Microcinephotography of the developing heart in neural crest-ablated chick embryos.
Microcinephotography was used to study heart development in a neural crest model of heart defects, that is, persistent truncus arteriosus, interrupted aortic arch, double outlet right ventricle, or single ventricle and tricuspid valve anomalies. These defects were created in chick embryos by ablation of premigratory neural crest destined for the aorticopulmonary and truncal septa, as well as the third and fourth aortic arch arteries. When embryogenesis reached the looped cardiac tube stage of development (Hamburger-Hamilton stage 18), 19 experimental and 15 control embryos were filmed at 100 frames per second under controlled environmental conditions. Analysis of the microcinephotography films showed the following significant distinguishing characteristics of the developing heart in the experimental embryos: altered conotruncal shape in 100%, depressed contractility and dilation of the primitive ventricle in 84%, decreased emptying of the bulbus cordis in 79%, incompetent truncal cushions in 68%, incomplete looping of the cardiac tube in 58%, and fourth right aortic arch artery without blood flow and third right aortic arch artery with increased flow in 53%. These abnormal characteristics suggested that there were functional and morphological changes in the developing heart of experimental embryos before the time when the predicted structural heart defects would be apparent. It is proposed that the primitive ventricle might attempt to compensate for depressed contractility by ventricular dilation. The incompetent truncal cushions could be secondary to the depressed contractility or secondary to the neural crest ablation that is known to cause persistent truncus arteriosus, an interrupted aortic arch, or both. The absence of blood flow in the right fourth aortic arch artery that will become the definitive aorta correlates with the expected incidence of interrupted aortic arches in this neural crest-ablation model of heart defects. It is speculated that the incomplete looping of the cardiac tube might hinder normal developmental alignment of the outflow and inflow tracts, producing a spectrum of lesions of maldevelopment of the tricuspid valve and dextroposition of the aorta.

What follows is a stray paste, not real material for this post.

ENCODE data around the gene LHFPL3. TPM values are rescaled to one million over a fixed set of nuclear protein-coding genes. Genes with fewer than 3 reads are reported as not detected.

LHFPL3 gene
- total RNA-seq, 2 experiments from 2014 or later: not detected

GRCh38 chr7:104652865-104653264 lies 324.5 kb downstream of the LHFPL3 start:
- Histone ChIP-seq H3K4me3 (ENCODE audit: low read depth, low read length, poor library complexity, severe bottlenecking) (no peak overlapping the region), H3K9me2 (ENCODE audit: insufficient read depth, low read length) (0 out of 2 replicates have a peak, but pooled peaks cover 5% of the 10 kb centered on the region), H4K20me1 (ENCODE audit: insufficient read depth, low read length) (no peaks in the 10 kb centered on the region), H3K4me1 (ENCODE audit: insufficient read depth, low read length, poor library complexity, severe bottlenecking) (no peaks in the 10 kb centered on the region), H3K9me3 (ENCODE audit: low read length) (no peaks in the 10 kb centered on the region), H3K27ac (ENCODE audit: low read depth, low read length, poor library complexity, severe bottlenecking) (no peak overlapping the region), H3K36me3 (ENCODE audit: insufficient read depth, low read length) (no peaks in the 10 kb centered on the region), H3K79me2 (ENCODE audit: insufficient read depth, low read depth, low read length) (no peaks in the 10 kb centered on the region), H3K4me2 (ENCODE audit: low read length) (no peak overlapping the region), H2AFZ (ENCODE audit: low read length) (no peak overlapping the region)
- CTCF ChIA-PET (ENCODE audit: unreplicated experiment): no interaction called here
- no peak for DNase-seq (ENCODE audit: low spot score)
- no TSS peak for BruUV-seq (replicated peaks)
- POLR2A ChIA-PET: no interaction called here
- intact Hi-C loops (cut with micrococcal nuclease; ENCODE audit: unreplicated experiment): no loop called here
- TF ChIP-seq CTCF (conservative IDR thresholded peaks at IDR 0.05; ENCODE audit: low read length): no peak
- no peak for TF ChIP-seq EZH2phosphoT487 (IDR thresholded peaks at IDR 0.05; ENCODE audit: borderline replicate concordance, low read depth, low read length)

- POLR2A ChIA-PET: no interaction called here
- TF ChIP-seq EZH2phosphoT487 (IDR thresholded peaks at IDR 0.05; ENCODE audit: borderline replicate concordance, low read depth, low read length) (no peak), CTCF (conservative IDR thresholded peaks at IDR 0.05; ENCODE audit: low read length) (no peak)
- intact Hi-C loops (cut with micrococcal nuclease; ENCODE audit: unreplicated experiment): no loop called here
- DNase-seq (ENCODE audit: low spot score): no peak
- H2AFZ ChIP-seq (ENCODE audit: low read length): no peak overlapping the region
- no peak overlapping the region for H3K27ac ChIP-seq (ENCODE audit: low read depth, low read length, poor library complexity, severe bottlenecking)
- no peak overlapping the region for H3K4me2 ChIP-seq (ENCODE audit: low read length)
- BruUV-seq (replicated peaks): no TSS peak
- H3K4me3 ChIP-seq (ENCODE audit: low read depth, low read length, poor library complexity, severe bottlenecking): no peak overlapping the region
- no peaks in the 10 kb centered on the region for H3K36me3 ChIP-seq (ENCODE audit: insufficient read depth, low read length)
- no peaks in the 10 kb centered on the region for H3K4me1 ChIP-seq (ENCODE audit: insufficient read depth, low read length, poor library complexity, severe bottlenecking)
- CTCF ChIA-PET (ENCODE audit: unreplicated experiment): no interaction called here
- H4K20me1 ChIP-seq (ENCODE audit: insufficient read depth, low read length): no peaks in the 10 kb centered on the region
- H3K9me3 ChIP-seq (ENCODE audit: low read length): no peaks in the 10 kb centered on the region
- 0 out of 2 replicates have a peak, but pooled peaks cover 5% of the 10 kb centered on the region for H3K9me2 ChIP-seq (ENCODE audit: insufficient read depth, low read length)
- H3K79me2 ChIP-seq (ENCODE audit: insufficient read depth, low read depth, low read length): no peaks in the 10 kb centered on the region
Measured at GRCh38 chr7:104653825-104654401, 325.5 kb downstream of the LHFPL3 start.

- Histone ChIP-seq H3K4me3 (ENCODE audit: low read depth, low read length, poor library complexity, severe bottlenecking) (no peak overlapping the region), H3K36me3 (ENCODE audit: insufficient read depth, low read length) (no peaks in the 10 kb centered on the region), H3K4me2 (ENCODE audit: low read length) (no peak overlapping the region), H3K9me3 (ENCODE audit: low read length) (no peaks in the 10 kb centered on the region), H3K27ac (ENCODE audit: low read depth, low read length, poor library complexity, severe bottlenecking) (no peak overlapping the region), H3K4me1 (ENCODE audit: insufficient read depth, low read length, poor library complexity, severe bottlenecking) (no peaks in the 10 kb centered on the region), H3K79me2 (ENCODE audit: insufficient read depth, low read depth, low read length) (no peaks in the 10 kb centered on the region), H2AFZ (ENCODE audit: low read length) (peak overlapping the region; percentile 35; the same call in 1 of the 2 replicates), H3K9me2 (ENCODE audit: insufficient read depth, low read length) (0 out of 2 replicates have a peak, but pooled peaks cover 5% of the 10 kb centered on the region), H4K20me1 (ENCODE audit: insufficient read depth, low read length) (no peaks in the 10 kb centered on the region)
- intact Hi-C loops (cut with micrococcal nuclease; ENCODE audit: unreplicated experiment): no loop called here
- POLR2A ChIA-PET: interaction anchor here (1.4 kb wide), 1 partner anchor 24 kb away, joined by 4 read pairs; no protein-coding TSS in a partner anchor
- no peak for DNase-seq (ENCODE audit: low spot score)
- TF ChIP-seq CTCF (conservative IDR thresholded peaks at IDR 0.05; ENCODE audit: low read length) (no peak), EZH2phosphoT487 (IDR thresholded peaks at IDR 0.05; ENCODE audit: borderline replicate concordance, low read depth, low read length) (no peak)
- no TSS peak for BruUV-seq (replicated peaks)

- Copyright © 1990 by American Heart Association